The report said the overruns of engineering works was "unacceptable"
MPs have criticised the huge bonuses to be given to rail bosses despite "a catalogue of failings" on the network.
Passengers were "inconvenienced and humiliated" by three major engineering overruns at New Year, a report by the Commons transport committee said.
Three Network Rail directors are to get bonuses in excess of £200,000 each.
Chief executive Iain Coucher said the report did not reflect the "pivotal role" Network Rail had played in improving the railways.
The Department of Transport said bonuses were a company matter.
The New Year overruns, including one on the busy West Coast Main Line, had "laid bare an entire catalogue of management failings for all to see", the report stated.
The committee said that rewarding senior managers with "huge financial bonuses ... is a gesture which adds insult to injury for the long-suffering passengers who had to struggle with the consequences of the company's failings".
Thousands of rail passengers were delayed by the engineering overruns at Rugby on the West Coast line, at Liverpool Street station in London and at Glasgow Shields Junction.
The report said the management of the three projects indicated there were "serious deficiencies" and the overruns were "quite simply unacceptable".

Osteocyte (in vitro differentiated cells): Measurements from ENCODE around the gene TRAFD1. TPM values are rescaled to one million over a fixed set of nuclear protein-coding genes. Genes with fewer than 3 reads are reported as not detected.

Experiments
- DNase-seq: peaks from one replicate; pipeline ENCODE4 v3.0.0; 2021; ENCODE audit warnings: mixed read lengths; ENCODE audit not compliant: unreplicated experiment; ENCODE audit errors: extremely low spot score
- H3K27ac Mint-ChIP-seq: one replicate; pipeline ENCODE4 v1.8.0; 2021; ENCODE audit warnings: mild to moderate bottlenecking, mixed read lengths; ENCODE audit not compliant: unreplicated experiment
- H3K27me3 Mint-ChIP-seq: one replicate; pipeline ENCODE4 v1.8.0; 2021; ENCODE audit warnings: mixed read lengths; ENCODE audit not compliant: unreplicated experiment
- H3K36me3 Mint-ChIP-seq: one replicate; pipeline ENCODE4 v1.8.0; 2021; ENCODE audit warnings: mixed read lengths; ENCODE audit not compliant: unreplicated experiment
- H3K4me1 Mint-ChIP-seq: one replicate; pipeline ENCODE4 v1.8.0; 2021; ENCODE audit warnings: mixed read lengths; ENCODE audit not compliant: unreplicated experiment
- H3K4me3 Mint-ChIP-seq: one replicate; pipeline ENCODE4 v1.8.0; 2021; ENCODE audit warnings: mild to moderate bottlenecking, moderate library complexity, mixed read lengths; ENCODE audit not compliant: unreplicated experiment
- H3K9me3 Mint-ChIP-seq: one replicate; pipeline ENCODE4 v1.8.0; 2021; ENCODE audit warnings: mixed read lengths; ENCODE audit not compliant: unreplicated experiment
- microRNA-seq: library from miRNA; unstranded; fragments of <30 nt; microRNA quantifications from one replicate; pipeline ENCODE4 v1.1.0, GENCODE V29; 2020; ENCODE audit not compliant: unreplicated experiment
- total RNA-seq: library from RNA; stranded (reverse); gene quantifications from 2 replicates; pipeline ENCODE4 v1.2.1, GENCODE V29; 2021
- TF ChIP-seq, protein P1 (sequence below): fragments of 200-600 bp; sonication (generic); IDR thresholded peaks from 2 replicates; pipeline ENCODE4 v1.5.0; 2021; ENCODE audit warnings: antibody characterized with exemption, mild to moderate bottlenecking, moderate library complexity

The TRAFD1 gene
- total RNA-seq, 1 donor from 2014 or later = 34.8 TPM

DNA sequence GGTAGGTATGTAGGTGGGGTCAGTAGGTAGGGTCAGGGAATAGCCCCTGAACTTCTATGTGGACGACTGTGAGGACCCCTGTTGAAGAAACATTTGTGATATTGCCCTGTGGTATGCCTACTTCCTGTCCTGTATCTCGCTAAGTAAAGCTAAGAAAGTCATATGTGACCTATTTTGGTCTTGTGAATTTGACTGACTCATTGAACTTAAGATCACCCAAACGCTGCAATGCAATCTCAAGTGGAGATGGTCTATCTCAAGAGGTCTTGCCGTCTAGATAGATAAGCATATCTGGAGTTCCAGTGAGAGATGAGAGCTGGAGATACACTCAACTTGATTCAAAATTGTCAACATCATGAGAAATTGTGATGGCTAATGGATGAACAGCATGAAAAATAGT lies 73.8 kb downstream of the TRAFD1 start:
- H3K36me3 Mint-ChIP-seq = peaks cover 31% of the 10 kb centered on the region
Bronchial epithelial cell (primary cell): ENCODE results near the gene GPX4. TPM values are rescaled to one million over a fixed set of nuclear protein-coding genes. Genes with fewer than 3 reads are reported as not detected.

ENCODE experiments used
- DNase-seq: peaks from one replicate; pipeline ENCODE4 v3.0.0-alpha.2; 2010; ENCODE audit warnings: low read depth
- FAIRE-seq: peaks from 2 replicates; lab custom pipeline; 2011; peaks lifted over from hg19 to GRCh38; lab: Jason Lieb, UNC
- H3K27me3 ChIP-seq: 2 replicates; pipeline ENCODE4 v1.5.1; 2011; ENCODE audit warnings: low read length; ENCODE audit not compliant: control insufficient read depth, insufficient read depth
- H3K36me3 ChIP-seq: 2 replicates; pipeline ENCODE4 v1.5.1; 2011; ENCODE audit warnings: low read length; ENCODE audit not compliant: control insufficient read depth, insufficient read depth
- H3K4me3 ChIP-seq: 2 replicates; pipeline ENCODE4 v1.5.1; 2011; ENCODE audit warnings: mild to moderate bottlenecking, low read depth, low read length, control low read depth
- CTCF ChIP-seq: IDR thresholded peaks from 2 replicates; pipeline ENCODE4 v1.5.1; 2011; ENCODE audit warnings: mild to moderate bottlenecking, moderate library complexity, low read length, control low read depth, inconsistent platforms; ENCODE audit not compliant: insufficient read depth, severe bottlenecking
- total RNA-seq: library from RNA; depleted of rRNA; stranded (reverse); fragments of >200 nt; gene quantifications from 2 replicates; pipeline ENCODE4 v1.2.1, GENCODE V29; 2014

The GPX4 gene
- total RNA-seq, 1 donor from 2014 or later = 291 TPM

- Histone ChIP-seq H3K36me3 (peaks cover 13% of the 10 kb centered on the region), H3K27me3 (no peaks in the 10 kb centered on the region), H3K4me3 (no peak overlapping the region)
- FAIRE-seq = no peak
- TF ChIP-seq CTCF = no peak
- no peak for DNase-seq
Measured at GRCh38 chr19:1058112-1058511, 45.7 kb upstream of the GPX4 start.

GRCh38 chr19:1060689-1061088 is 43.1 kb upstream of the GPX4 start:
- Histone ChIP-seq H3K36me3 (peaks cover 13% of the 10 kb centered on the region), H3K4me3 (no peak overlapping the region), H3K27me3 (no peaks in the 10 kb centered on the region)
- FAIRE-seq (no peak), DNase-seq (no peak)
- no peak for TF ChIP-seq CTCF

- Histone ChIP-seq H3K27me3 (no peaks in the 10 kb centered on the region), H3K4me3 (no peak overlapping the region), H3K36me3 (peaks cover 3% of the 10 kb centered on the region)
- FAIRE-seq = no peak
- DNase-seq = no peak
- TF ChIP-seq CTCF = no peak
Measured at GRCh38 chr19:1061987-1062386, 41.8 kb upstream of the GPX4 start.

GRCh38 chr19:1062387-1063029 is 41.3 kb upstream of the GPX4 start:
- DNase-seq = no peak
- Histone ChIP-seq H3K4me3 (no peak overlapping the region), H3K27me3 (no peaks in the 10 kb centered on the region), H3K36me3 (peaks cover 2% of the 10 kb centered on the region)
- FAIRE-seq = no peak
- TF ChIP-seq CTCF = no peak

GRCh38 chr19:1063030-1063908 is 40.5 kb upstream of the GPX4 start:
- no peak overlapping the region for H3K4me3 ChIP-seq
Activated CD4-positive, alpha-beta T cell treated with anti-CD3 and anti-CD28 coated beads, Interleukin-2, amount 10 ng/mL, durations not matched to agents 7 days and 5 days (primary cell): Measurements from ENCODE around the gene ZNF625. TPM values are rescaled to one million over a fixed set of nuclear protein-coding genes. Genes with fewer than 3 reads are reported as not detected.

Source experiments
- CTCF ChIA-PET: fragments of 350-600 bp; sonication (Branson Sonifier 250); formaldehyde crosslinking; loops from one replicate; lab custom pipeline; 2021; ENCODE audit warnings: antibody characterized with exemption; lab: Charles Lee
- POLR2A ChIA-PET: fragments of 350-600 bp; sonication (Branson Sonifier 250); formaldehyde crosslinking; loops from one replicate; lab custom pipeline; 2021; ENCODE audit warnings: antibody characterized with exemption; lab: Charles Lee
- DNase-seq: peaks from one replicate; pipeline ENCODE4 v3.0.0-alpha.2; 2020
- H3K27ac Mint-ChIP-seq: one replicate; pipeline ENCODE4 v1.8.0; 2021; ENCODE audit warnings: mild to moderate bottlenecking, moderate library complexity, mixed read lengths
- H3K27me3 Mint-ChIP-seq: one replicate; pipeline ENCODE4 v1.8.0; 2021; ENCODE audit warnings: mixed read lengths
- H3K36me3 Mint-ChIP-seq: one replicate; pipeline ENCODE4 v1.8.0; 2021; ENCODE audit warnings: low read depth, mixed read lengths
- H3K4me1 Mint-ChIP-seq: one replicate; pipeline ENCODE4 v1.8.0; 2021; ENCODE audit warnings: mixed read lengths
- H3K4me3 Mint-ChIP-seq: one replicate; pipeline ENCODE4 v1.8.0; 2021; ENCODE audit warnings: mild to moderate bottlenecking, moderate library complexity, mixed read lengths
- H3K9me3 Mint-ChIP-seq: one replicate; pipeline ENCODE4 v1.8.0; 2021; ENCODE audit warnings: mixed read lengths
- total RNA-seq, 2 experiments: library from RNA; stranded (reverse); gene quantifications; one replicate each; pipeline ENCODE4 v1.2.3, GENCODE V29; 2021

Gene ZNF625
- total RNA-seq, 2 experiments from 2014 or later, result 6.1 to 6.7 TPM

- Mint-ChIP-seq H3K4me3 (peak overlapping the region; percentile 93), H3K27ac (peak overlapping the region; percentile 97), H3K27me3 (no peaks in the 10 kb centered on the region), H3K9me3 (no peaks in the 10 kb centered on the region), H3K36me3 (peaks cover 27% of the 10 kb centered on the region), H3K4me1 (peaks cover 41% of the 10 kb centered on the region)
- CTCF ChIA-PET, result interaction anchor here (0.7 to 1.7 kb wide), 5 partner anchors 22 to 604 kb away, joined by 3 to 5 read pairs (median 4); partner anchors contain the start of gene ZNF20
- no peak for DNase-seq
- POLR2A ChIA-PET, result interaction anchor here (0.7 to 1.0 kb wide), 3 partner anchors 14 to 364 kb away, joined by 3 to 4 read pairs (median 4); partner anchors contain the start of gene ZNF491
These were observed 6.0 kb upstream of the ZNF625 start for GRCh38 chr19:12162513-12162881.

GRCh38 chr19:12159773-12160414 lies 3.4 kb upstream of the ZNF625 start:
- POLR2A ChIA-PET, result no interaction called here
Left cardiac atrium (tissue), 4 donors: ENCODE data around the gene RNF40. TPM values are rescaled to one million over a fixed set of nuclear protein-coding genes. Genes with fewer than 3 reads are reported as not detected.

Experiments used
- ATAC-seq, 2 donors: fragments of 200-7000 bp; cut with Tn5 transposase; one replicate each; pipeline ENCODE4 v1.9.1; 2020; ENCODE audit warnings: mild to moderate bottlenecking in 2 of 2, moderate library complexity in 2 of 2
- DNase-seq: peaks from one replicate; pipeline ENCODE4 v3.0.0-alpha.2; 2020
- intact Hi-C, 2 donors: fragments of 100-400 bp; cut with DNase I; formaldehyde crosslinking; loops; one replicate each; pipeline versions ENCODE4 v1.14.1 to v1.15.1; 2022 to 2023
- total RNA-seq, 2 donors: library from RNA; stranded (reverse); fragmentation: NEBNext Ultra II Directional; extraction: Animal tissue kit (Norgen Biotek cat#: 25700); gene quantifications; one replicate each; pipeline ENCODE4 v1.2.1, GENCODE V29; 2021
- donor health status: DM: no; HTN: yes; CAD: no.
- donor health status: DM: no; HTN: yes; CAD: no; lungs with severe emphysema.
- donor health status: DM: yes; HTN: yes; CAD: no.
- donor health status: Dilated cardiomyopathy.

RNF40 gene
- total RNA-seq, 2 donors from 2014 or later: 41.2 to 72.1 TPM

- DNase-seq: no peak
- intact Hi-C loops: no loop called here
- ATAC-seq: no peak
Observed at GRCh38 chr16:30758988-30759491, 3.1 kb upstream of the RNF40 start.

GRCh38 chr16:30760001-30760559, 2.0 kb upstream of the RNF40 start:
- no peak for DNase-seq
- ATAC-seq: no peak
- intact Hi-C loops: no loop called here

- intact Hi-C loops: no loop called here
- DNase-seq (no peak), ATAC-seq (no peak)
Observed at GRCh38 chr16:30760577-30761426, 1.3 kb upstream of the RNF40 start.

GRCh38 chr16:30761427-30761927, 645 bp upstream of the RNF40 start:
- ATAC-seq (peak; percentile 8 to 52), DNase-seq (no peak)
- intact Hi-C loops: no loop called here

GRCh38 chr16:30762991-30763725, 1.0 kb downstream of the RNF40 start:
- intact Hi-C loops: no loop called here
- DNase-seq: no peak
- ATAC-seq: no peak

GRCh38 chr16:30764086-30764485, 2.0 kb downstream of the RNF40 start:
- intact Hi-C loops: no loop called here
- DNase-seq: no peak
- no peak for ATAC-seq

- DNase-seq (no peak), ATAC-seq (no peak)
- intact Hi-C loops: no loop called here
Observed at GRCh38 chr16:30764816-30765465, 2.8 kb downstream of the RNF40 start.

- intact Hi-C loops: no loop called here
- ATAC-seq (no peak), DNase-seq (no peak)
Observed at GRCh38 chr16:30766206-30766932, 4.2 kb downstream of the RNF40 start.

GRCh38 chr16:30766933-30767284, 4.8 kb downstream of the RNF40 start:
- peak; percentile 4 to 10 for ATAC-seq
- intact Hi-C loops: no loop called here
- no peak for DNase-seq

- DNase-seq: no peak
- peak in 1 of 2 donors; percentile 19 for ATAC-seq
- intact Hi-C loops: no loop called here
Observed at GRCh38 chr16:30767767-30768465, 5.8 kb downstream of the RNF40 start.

The committee also said it was "deeply concerned" that passengers were paying a significantly larger share of the running cost of the railways.
The committee's chairman Louise Ellman said: "The railways are increasingly popular and the (government's) 30-year strategy has the potential to provide a tremendous sense of purpose and direction.
She added that the management of the new year engineering works had "provided evidence of flawed management".
A Department for Transport spokesman said: "Britain has a successful, growing railway - last year carrying over 1.2bn passengers.
"Major projects are under way or near completion. We are targeting £10bn to bring about the single biggest increase in capacity for a generation.
"Decisions on bonuses are a matter for Network Rail's independent Remuneration Committee," he added.
"Bonuses are determined against key performance indicator targets set by the independent Office of Rail Regulation."
Commenting on the report, Network Rail's chief executive Iain Coucher, who will receive a £305,000 bonus this year, said: "We are disappointed by the comments in the Transport Select Committee report which do not reflect the pivotal role Network Rail has played in turning around the railway from the mess inherited from Railtrack.
"The railway is now performing at the highest levels of punctuality ever recorded and it is passengers and freight users who are benefiting from this turnaround.
"That effort has also delivered for passengers, who have shown their confidence in us and returned to the railway in their millions," he added.
"These are the results of a successful company and we are determined to continue to build a bigger and better railway."
Liberal Democrat transport spokesman Norman Baker said: "The Government's abject failure to plan for a high-speed rail network has condemned passengers to years more misery and overcrowding."